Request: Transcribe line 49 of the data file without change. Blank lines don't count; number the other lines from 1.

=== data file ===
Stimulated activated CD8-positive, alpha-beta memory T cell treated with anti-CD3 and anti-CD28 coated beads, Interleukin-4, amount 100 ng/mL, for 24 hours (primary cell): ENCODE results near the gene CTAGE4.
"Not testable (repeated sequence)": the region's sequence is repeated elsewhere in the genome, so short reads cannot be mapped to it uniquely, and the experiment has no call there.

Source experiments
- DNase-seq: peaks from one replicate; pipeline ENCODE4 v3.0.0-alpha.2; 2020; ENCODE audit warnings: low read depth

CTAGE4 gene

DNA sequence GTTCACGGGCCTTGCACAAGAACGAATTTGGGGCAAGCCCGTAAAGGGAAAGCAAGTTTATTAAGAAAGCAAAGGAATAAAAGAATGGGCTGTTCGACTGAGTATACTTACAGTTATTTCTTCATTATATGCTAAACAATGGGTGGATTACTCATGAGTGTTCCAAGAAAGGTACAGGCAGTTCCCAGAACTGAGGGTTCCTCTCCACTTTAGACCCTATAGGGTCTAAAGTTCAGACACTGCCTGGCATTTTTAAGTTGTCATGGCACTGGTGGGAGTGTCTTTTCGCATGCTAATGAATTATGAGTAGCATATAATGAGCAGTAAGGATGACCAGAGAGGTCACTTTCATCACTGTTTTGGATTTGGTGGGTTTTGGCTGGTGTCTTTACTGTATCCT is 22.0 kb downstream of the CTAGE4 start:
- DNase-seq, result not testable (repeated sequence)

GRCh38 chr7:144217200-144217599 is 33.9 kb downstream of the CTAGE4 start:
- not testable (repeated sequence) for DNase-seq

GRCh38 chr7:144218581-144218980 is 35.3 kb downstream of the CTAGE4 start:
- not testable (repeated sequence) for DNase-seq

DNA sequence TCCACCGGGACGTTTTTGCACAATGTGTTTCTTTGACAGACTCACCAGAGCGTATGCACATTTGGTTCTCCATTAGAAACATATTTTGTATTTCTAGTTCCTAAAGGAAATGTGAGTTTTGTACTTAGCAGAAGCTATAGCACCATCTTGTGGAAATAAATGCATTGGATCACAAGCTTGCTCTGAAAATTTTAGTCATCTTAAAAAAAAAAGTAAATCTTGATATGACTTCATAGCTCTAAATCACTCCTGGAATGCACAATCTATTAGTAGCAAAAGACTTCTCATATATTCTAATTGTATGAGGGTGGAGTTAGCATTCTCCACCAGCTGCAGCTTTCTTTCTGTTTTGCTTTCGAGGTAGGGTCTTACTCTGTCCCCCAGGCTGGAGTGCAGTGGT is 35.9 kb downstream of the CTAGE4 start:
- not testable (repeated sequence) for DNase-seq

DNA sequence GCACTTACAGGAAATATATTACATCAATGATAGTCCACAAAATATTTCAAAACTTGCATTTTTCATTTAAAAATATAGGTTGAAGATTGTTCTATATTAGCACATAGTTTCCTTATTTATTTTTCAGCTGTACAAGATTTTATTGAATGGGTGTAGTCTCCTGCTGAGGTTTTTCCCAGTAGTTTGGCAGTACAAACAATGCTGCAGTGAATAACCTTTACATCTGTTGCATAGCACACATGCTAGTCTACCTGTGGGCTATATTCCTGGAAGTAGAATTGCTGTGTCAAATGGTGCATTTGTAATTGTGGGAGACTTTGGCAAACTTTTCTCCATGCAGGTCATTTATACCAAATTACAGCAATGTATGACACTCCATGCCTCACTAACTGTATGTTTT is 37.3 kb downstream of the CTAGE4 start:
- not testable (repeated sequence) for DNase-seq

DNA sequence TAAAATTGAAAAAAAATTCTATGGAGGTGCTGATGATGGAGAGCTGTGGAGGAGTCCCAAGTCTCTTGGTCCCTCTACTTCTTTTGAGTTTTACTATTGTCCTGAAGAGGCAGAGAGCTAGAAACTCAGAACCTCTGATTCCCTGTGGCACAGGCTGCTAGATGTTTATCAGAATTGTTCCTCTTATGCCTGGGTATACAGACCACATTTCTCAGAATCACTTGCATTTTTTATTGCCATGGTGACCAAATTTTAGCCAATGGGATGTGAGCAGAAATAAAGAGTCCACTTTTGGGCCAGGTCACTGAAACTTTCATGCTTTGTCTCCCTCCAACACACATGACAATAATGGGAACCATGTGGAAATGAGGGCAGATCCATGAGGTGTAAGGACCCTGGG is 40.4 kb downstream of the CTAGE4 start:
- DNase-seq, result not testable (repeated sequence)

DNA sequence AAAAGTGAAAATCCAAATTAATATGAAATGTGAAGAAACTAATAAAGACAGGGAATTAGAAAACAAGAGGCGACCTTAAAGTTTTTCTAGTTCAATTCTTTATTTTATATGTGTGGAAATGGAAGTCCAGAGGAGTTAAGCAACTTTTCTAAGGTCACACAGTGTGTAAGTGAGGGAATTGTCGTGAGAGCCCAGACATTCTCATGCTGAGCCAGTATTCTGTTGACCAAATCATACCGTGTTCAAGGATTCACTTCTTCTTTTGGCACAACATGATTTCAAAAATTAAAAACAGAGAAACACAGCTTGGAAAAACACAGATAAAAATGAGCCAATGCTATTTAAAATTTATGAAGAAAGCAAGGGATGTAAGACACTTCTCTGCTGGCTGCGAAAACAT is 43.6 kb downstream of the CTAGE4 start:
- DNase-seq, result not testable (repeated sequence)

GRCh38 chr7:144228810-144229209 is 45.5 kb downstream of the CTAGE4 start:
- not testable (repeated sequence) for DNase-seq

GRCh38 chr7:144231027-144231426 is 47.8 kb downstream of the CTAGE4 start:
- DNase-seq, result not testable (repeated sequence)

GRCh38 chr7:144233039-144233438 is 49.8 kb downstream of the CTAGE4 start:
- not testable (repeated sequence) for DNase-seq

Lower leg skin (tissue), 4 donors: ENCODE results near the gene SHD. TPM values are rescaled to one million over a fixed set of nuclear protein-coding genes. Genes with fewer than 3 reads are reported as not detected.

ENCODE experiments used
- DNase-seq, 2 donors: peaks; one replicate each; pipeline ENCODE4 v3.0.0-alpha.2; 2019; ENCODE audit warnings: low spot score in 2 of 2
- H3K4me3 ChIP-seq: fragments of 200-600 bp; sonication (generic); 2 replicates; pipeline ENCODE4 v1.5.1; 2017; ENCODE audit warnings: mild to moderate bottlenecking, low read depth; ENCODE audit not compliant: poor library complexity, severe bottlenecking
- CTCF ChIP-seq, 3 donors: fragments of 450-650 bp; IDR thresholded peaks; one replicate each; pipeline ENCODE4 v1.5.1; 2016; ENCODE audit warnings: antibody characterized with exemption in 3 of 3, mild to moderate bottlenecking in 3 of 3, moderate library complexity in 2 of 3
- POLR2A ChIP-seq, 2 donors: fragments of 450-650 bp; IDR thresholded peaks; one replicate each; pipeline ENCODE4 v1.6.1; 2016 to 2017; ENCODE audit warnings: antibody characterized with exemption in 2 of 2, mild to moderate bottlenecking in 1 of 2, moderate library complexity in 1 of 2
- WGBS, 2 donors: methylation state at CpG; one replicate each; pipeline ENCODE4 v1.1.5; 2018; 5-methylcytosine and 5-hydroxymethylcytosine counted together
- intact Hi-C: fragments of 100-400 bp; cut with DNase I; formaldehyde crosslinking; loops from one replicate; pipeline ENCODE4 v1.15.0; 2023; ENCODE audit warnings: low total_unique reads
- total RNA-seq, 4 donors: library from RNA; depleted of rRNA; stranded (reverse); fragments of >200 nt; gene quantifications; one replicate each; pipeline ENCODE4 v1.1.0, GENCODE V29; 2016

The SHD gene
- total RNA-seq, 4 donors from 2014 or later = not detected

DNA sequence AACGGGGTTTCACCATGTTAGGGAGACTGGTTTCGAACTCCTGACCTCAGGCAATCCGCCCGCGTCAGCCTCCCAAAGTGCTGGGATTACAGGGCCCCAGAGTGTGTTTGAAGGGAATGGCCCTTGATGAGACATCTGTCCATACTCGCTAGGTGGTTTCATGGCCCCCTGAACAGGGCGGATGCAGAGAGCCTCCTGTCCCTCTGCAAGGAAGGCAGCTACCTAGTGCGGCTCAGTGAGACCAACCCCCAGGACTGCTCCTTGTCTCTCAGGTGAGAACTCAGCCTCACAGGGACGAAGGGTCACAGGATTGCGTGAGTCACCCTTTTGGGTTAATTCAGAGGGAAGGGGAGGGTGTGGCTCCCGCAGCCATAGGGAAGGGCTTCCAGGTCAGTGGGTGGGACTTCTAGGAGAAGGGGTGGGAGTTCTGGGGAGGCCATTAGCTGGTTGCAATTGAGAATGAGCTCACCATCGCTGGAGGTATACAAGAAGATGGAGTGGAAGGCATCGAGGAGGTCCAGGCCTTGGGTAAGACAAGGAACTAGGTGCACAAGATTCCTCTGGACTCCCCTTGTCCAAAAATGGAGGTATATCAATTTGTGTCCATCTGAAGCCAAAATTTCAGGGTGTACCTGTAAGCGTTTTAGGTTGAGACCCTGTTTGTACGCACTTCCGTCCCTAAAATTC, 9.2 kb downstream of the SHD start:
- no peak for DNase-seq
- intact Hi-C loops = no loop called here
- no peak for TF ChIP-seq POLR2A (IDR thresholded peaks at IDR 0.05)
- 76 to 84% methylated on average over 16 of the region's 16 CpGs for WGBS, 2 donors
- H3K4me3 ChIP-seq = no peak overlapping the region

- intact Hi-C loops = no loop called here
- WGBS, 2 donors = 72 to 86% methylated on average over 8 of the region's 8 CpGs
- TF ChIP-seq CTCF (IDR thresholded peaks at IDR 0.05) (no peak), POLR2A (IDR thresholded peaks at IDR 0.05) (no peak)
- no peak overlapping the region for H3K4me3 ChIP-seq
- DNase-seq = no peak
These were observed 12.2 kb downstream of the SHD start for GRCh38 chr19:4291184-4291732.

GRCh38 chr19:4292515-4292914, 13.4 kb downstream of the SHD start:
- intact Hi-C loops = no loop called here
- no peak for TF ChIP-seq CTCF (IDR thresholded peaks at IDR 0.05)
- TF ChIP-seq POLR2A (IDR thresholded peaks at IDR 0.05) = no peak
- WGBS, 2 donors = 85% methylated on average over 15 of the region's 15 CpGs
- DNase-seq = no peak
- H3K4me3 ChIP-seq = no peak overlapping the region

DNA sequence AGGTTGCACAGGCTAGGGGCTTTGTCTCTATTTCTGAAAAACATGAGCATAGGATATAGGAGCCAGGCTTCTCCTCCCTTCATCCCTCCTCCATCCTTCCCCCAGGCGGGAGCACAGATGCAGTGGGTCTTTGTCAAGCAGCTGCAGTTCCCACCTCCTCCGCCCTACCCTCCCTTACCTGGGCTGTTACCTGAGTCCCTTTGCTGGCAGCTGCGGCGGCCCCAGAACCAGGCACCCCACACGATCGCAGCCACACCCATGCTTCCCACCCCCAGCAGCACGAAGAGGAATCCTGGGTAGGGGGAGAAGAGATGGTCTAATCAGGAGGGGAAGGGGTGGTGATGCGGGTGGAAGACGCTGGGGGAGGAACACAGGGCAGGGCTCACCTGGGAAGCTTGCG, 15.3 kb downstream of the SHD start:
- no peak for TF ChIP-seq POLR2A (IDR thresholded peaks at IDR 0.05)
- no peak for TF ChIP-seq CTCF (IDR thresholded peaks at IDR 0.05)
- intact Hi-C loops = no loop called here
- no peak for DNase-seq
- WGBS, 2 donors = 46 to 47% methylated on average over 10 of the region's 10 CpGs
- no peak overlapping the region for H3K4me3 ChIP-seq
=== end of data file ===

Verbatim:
GRCh38 chr19:4292515-4292914, 13.4 kb downstream of the SHD start: